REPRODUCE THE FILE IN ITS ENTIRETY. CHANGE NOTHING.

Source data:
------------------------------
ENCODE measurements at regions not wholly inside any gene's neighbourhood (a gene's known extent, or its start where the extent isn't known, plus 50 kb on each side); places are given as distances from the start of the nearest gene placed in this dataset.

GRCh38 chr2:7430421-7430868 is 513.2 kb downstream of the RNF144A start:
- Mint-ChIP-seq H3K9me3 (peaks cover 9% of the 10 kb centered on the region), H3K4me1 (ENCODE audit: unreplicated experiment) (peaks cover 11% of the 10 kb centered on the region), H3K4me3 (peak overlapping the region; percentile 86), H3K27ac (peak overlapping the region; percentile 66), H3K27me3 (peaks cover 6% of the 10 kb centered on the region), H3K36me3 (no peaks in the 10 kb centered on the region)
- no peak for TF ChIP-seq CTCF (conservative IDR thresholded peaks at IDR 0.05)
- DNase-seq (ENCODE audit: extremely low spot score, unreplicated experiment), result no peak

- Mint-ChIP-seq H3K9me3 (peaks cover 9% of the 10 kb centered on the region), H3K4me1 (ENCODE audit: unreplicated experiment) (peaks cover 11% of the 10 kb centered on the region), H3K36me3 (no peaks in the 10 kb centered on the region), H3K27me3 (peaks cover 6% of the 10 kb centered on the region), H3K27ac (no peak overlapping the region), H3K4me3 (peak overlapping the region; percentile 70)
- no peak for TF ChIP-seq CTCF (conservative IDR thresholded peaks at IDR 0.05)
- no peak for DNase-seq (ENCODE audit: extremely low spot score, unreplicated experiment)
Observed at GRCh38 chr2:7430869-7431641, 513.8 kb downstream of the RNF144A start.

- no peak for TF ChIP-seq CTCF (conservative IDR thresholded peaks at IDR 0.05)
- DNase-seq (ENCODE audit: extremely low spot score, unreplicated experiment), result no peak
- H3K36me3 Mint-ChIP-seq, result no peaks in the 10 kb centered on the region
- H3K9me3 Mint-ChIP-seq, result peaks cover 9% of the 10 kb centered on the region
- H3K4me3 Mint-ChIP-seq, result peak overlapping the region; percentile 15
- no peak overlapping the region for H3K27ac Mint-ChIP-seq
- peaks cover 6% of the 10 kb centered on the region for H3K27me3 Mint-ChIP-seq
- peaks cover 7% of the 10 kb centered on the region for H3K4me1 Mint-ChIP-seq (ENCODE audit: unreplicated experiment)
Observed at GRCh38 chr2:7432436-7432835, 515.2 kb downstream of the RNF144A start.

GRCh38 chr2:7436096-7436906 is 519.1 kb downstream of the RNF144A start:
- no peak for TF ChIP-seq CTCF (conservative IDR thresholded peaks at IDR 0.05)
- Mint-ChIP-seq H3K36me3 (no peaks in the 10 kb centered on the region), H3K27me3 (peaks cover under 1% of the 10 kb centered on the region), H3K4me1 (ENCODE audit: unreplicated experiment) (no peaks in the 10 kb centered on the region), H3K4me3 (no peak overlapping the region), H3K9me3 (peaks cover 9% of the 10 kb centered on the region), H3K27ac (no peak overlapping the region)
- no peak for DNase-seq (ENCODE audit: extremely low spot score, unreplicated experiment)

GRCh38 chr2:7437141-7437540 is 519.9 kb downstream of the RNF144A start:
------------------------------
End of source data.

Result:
ENCODE measurements at regions not wholly inside any gene's neighbourhood (a gene's known extent, or its start where the extent isn't known, plus 50 kb on each side); places are given as distances from the start of the nearest gene placed in this dataset.

GRCh38 chr2:7430421-7430868 is 513.2 kb downstream of the RNF144A start:
- Mint-ChIP-seq H3K9me3 (peaks cover 9% of the 10 kb centered on the region), H3K4me1 (ENCODE audit: unreplicated experiment) (peaks cover 11% of the 10 kb centered on the region), H3K4me3 (peak overlapping the region; percentile 86), H3K27ac (peak overlapping the region; percentile 66), H3K27me3 (peaks cover 6% of the 10 kb centered on the region), H3K36me3 (no peaks in the 10 kb centered on the region)
- no peak for TF ChIP-seq CTCF (conservative IDR thresholded peaks at IDR 0.05)
- DNase-seq (ENCODE audit: extremely low spot score, unreplicated experiment), result no peak

- Mint-ChIP-seq H3K9me3 (peaks cover 9% of the 10 kb centered on the region), H3K4me1 (ENCODE audit: unreplicated experiment) (peaks cover 11% of the 10 kb centered on the region), H3K36me3 (no peaks in the 10 kb centered on the region), H3K27me3 (peaks cover 6% of the 10 kb centered on the region), H3K27ac (no peak overlapping the region), H3K4me3 (peak overlapping the region; percentile 70)
- no peak for TF ChIP-seq CTCF (conservative IDR thresholded peaks at IDR 0.05)
- no peak for DNase-seq (ENCODE audit: extremely low spot score, unreplicated experiment)
Observed at GRCh38 chr2:7430869-7431641, 513.8 kb downstream of the RNF144A start.

- no peak for TF ChIP-seq CTCF (conservative IDR thresholded peaks at IDR 0.05)
- DNase-seq (ENCODE audit: extremely low spot score, unreplicated experiment), result no peak
- H3K36me3 Mint-ChIP-seq, result no peaks in the 10 kb centered on the region
- H3K9me3 Mint-ChIP-seq, result peaks cover 9% of the 10 kb centered on the region
- H3K4me3 Mint-ChIP-seq, result peak overlapping the region; percentile 15
- no peak overlapping the region for H3K27ac Mint-ChIP-seq
- peaks cover 6% of the 10 kb centered on the region for H3K27me3 Mint-ChIP-seq
- peaks cover 7% of the 10 kb centered on the region for H3K4me1 Mint-ChIP-seq (ENCODE audit: unreplicated experiment)
Observed at GRCh38 chr2:7432436-7432835, 515.2 kb downstream of the RNF144A start.

GRCh38 chr2:7436096-7436906 is 519.1 kb downstream of the RNF144A start:
- no peak for TF ChIP-seq CTCF (conservative IDR thresholded peaks at IDR 0.05)
- Mint-ChIP-seq H3K36me3 (no peaks in the 10 kb centered on the region), H3K27me3 (peaks cover under 1% of the 10 kb centered on the region), H3K4me1 (ENCODE audit: unreplicated experiment) (no peaks in the 10 kb centered on the region), H3K4me3 (no peak overlapping the region), H3K9me3 (peaks cover 9% of the 10 kb centered on the region), H3K27ac (no peak overlapping the region)
- no peak for DNase-seq (ENCODE audit: extremely low spot score, unreplicated experiment)

GRCh38 chr2:7437141-7437540 is 519.9 kb downstream of the RNF144A start: